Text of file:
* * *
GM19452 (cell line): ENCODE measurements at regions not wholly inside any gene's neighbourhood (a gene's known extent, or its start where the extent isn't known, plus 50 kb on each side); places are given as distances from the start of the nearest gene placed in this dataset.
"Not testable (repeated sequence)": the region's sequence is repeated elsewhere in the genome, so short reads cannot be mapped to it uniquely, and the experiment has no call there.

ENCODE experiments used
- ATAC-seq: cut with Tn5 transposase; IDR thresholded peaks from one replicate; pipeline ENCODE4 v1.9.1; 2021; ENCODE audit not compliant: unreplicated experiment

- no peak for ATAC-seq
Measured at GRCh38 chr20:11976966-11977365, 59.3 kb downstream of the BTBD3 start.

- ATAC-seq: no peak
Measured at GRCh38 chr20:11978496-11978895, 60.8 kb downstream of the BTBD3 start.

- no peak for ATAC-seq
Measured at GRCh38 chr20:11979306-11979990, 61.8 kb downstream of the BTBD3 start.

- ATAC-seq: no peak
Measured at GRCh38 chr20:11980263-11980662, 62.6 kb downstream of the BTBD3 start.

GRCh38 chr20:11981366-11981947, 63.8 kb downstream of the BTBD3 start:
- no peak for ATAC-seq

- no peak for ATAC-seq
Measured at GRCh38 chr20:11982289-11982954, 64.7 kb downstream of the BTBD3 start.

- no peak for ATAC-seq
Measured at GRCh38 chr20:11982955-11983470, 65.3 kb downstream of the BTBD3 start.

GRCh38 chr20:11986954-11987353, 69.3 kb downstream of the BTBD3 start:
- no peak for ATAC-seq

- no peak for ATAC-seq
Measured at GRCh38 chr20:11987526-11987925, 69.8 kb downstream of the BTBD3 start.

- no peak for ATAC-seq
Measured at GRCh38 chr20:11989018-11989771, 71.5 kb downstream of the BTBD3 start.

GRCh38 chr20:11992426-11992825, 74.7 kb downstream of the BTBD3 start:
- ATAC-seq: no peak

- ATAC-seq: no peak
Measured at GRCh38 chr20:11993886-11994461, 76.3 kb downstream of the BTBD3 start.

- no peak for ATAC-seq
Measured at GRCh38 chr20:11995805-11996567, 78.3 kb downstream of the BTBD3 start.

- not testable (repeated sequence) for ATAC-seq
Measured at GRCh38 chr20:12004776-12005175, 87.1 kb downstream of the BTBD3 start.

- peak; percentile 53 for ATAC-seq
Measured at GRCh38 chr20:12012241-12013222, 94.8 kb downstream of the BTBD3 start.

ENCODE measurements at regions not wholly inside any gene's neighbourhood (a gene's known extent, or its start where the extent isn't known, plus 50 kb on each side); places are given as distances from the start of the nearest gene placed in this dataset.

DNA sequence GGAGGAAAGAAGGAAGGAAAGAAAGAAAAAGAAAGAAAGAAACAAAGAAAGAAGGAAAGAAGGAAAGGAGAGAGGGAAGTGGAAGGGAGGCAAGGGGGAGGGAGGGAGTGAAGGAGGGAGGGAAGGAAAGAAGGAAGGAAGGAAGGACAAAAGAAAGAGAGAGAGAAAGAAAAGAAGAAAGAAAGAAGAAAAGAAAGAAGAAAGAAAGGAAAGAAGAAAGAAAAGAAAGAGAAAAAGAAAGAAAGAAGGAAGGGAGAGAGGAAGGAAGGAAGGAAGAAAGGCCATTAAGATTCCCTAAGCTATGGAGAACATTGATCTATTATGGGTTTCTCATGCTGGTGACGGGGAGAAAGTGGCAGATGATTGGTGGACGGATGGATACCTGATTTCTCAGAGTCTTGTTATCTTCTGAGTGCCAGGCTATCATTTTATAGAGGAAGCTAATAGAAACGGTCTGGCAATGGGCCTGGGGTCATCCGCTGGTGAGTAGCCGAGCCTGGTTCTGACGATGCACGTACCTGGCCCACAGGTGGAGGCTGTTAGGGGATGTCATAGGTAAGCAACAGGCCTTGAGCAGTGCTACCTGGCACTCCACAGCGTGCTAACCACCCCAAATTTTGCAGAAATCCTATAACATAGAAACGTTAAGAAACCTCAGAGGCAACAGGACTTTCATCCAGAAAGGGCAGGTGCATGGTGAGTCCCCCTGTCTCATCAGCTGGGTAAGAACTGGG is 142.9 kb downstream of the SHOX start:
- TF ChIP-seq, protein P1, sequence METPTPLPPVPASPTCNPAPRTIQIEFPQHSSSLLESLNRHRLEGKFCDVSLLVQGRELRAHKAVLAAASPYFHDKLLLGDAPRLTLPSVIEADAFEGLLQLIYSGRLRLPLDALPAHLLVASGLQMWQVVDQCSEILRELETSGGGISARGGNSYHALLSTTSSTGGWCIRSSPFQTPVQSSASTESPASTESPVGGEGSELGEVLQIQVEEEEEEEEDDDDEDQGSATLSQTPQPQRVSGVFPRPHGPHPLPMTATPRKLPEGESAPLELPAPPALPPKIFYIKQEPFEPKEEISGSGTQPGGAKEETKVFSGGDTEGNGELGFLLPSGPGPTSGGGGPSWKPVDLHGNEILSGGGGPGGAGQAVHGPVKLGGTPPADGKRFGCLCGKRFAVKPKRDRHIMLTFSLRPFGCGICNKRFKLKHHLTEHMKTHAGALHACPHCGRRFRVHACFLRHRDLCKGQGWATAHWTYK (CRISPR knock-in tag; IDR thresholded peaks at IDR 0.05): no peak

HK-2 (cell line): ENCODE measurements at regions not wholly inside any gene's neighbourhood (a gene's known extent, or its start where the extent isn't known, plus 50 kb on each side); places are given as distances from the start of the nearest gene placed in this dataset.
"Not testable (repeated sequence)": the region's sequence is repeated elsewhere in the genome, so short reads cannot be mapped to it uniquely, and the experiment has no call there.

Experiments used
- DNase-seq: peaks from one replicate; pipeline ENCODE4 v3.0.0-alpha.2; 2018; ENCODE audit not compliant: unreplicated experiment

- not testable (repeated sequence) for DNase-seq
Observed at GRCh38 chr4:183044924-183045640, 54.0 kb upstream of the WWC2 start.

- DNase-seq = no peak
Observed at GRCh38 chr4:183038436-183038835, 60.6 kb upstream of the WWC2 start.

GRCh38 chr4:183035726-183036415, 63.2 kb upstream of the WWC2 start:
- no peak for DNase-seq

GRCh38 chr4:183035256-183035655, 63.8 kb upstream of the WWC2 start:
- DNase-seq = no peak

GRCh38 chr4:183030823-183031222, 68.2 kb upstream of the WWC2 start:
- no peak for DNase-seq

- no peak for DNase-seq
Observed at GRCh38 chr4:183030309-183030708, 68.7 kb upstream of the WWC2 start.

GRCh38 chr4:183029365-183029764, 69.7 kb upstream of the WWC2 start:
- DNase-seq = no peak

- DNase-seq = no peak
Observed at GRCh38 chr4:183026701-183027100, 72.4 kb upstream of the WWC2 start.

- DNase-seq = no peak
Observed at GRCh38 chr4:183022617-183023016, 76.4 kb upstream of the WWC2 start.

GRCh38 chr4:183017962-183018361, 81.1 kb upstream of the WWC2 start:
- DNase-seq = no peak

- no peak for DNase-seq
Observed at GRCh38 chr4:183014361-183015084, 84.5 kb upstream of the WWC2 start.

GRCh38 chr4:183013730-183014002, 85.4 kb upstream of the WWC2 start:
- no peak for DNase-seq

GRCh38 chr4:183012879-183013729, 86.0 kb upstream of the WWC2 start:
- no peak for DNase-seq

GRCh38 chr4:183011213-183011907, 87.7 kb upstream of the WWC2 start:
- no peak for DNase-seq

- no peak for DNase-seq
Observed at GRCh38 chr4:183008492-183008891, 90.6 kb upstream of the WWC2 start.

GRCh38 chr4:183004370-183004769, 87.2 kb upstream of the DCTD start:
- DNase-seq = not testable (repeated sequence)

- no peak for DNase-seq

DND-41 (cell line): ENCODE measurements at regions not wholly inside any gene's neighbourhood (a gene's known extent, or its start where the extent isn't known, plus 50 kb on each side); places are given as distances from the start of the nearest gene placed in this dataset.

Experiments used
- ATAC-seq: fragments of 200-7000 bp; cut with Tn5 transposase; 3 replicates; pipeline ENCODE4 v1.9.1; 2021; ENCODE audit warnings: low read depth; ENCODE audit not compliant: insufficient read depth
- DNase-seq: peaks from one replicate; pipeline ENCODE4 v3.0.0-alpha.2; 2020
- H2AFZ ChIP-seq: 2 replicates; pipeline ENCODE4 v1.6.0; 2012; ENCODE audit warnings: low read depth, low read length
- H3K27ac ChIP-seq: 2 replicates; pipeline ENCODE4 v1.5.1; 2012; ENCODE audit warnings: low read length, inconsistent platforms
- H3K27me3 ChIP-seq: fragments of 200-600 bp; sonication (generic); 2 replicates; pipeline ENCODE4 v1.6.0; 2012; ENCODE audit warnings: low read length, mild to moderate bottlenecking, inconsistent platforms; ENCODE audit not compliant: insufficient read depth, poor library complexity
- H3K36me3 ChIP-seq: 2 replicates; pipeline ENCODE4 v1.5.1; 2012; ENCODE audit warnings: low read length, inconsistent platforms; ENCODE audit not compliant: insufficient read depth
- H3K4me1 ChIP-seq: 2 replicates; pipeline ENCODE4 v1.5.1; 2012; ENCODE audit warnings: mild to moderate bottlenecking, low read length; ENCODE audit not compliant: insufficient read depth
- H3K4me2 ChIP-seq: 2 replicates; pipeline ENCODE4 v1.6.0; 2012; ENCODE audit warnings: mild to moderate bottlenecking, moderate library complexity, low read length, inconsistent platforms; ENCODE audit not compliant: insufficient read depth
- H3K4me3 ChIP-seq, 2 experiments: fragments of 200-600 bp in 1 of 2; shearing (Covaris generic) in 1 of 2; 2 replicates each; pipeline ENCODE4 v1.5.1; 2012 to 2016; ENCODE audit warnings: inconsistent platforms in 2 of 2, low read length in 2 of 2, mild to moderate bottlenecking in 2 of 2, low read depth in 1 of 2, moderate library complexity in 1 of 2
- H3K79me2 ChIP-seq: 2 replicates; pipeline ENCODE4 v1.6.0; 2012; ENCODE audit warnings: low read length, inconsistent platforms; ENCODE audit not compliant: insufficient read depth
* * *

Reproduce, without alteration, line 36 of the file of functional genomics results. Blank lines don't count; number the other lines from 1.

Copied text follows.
DNA sequence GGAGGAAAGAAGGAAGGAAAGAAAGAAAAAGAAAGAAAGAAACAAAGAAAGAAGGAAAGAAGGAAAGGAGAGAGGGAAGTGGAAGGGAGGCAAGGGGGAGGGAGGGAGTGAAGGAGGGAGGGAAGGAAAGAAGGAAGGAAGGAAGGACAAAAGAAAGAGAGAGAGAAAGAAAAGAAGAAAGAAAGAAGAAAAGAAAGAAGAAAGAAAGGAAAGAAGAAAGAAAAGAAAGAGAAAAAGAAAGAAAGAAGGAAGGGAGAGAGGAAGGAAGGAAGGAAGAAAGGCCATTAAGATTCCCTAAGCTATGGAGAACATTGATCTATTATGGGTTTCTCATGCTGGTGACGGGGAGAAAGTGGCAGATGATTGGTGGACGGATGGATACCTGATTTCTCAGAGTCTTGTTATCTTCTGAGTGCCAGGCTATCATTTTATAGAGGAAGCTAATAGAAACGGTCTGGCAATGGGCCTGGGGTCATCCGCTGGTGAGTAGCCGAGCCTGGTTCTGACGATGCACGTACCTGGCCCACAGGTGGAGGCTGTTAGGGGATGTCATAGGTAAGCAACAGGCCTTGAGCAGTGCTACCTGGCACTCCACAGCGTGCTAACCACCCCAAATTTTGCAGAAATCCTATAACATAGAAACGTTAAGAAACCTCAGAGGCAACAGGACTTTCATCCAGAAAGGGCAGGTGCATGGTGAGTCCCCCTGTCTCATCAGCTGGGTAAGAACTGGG is 142.9 kb downstream of the SHOX start: